Battle Against the Seven Evil Exes

What does one make of a film that doesn’t fight its graphic novel roots,but accentuates them gleefully? You can either like it.

Written by Shubhra Gupta | Published: March 19, 2011 12:16:55 am

Scott Pilgrim vs The World

BIG Reliance Video

Rs 499

What does one make of a film that doesn’t fight its graphic novel roots,but accentuates them gleefully? You can either like it. A lot. Or press the dislike button.

I lean strongly towards the former category with Scott Pilgrim vs The World In Which Scott Pilgrim Wins His Lady Love. The said Scott is played by the terrific Michael Cera,who brings to the part all the traits that make him so instantly likeable. He makes himself so available to his co-stars,and to us,that he is all there,making the moments spark and jump. Scott is a young Canadian slacker who plays the bass guitar for a band called Sex Bob-omb and lives in Toronto. He’s going out,very platonically,with a high-school girl,whose idea of a hot date is to play video games. She skips along,in teenage fashion; that’s his cue to skip past to more grown-up pastures. He falls in a big way for a mysterious American girl called Ramona Powers,who has a thing for virulently coloured wigs and thin,uncertain young men. To win her over,Scott has to fight her seven evil exes,which he does with a great deal of flash and determination. Each duel is fast and furious,where Scott is punched,thrown about,flung at great pace. His rivals are colourful and skilled,but he wins every single encounter.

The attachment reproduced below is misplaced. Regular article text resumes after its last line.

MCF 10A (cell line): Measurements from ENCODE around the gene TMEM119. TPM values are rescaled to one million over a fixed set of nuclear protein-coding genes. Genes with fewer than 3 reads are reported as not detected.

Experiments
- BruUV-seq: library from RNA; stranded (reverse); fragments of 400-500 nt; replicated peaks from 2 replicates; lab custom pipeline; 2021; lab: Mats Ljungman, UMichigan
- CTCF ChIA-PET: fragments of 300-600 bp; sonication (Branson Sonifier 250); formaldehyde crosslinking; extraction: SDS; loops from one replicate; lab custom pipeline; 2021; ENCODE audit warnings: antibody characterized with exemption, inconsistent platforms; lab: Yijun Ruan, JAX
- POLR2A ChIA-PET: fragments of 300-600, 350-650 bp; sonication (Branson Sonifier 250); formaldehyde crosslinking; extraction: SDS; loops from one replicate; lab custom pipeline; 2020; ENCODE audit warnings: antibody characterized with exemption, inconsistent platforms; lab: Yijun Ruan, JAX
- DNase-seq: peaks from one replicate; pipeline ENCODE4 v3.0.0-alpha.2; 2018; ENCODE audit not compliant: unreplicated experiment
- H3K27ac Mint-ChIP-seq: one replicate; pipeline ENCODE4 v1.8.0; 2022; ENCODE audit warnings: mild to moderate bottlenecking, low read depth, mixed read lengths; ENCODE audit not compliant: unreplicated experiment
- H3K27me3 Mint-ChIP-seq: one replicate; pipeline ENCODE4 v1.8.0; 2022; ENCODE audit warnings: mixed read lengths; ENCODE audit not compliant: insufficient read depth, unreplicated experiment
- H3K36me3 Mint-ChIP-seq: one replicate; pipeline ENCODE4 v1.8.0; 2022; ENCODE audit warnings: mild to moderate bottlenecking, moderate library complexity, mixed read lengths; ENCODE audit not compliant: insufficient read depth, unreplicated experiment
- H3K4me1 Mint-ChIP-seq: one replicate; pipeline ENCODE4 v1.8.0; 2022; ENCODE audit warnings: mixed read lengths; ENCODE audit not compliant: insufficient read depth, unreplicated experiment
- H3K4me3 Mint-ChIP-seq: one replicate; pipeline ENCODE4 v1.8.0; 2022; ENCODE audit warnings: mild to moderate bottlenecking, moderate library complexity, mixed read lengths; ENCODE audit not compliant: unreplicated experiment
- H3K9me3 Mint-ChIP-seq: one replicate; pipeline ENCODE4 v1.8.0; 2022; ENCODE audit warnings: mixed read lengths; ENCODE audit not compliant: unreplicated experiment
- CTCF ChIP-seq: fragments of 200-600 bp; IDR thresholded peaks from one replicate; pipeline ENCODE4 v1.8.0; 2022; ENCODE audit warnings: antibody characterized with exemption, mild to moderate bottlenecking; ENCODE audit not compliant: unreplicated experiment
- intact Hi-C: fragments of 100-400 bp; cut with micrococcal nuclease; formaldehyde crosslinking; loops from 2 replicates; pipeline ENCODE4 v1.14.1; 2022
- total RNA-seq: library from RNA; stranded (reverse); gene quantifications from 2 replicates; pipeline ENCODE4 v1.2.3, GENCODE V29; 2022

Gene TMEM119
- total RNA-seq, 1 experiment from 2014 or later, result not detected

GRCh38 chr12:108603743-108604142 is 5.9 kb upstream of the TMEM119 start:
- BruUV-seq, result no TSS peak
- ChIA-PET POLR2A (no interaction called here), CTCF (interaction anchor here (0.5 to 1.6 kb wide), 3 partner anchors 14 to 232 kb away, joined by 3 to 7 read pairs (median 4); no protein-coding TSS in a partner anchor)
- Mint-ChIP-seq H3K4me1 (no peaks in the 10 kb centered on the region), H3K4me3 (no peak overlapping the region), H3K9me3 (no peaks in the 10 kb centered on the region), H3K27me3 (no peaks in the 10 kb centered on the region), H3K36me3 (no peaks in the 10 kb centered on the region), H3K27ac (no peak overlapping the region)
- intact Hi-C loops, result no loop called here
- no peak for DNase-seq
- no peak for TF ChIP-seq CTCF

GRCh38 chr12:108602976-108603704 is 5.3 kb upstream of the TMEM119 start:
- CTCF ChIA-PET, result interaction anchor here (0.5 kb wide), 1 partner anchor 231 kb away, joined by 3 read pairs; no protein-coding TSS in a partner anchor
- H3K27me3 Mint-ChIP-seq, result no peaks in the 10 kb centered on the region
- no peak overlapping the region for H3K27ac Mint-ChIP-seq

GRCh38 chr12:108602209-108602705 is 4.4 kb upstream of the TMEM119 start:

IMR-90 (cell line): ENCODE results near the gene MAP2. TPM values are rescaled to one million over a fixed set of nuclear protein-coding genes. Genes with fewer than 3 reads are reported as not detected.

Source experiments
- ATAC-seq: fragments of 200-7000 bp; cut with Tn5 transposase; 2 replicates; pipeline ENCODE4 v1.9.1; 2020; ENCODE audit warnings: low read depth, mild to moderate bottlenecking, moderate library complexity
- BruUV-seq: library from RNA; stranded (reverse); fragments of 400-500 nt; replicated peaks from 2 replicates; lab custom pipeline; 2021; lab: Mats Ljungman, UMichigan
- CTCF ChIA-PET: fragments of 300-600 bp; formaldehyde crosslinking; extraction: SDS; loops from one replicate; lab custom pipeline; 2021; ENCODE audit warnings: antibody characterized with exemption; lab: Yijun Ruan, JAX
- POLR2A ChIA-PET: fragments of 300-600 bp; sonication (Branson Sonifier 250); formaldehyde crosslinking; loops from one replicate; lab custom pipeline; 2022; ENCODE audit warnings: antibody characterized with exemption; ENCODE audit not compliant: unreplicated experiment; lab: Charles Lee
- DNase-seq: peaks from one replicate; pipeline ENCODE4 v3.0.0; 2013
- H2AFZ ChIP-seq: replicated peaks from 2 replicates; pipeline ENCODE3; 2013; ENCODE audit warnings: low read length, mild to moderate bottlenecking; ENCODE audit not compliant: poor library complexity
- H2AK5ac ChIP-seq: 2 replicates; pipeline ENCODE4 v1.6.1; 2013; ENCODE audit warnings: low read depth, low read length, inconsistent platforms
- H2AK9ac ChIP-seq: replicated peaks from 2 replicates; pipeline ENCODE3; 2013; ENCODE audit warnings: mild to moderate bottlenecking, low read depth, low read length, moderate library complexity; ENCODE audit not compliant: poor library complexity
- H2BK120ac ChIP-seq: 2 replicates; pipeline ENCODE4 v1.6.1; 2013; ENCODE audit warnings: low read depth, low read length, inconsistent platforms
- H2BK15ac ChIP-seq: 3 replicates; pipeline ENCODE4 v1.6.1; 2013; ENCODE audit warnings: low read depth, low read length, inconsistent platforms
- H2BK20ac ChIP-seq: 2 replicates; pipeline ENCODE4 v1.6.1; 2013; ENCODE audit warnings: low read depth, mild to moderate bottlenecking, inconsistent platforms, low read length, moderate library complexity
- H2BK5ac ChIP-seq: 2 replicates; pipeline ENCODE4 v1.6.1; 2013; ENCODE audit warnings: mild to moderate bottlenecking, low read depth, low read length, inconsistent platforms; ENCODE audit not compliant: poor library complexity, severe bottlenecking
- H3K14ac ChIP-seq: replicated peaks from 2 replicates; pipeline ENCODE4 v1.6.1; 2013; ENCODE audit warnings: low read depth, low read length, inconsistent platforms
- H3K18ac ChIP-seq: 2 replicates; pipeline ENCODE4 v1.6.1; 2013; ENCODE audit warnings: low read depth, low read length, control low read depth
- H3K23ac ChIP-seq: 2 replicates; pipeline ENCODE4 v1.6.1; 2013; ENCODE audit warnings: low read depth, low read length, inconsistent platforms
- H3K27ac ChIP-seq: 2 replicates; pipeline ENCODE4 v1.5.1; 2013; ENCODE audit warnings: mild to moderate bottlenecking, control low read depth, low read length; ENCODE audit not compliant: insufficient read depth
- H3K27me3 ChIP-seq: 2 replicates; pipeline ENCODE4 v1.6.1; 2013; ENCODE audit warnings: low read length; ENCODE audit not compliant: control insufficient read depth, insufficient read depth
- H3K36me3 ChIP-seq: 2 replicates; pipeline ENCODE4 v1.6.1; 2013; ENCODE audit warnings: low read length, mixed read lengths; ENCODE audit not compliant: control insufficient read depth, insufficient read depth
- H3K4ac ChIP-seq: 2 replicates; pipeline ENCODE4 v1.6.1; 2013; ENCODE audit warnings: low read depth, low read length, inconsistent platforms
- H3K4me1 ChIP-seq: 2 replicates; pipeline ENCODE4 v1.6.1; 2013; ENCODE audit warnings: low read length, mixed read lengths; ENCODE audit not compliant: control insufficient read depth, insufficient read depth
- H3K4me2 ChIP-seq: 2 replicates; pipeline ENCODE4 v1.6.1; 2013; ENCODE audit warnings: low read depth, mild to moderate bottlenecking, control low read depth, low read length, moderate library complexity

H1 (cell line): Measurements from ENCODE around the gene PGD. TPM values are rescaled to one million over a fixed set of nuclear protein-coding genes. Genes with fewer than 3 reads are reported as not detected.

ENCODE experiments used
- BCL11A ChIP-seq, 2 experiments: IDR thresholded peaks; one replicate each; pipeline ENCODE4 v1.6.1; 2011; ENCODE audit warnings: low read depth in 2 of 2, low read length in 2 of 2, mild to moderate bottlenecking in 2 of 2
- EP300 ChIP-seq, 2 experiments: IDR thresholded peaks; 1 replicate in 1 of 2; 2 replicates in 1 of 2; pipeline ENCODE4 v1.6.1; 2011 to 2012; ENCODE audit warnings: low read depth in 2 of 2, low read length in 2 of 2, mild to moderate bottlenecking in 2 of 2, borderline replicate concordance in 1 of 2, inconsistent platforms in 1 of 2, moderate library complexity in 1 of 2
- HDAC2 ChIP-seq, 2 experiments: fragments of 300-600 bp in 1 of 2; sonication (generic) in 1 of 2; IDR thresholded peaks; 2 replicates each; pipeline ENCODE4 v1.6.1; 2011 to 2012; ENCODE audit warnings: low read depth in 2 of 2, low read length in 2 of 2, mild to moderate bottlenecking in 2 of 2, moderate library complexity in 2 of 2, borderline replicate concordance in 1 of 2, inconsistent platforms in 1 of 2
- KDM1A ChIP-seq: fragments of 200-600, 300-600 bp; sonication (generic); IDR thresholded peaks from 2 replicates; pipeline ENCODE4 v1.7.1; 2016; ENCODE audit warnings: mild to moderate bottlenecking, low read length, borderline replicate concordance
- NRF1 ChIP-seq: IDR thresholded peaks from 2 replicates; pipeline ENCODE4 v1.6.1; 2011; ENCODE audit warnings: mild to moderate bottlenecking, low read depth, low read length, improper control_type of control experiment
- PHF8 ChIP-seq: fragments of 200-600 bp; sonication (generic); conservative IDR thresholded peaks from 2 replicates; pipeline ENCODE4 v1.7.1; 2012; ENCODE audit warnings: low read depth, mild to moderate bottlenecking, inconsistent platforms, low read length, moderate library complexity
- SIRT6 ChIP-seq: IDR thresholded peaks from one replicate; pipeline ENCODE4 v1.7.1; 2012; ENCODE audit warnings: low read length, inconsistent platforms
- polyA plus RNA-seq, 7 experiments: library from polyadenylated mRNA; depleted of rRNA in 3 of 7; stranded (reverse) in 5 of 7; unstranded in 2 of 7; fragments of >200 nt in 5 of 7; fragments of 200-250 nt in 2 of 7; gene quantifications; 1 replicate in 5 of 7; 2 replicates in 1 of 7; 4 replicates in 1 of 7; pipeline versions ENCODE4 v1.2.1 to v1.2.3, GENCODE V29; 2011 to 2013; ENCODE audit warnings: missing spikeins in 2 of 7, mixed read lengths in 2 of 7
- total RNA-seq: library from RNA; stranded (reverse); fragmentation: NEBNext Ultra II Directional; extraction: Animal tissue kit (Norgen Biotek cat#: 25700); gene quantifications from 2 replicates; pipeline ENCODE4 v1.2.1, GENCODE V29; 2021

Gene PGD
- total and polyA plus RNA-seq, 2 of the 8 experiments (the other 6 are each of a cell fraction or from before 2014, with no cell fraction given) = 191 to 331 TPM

Director Edgar Wright deliberately never lets us forget that we are watching a comic-on-film: all the characters are just that much more limned. And everything is just that much more exaggerated. You know that this could be happening,somewhere in snow-bound Toronto,but you also know that these characters are not quite us. They are supremely,artfully manic.

The film manages to be surprisingly funny and tender for all its comic book allegiances,which it displays on its gaming sleeves.

The performances are crackling. Cera nails Pilgrim. Mary Elizabeth Winstead gets an alluring poutiness to her role,without letting it slide into bitchiness. And Keiran Culkin as Scott’s gay roommate is quite wonderful. The characters talk like hip youngsters all over the globe: it’s all very cool,very engaging,and very,as Scott would say,fun. You don’t have to be a 20-something slacker to enjoy this ride. Bonus features include scenes that had been deleted and chats with cast and crew.

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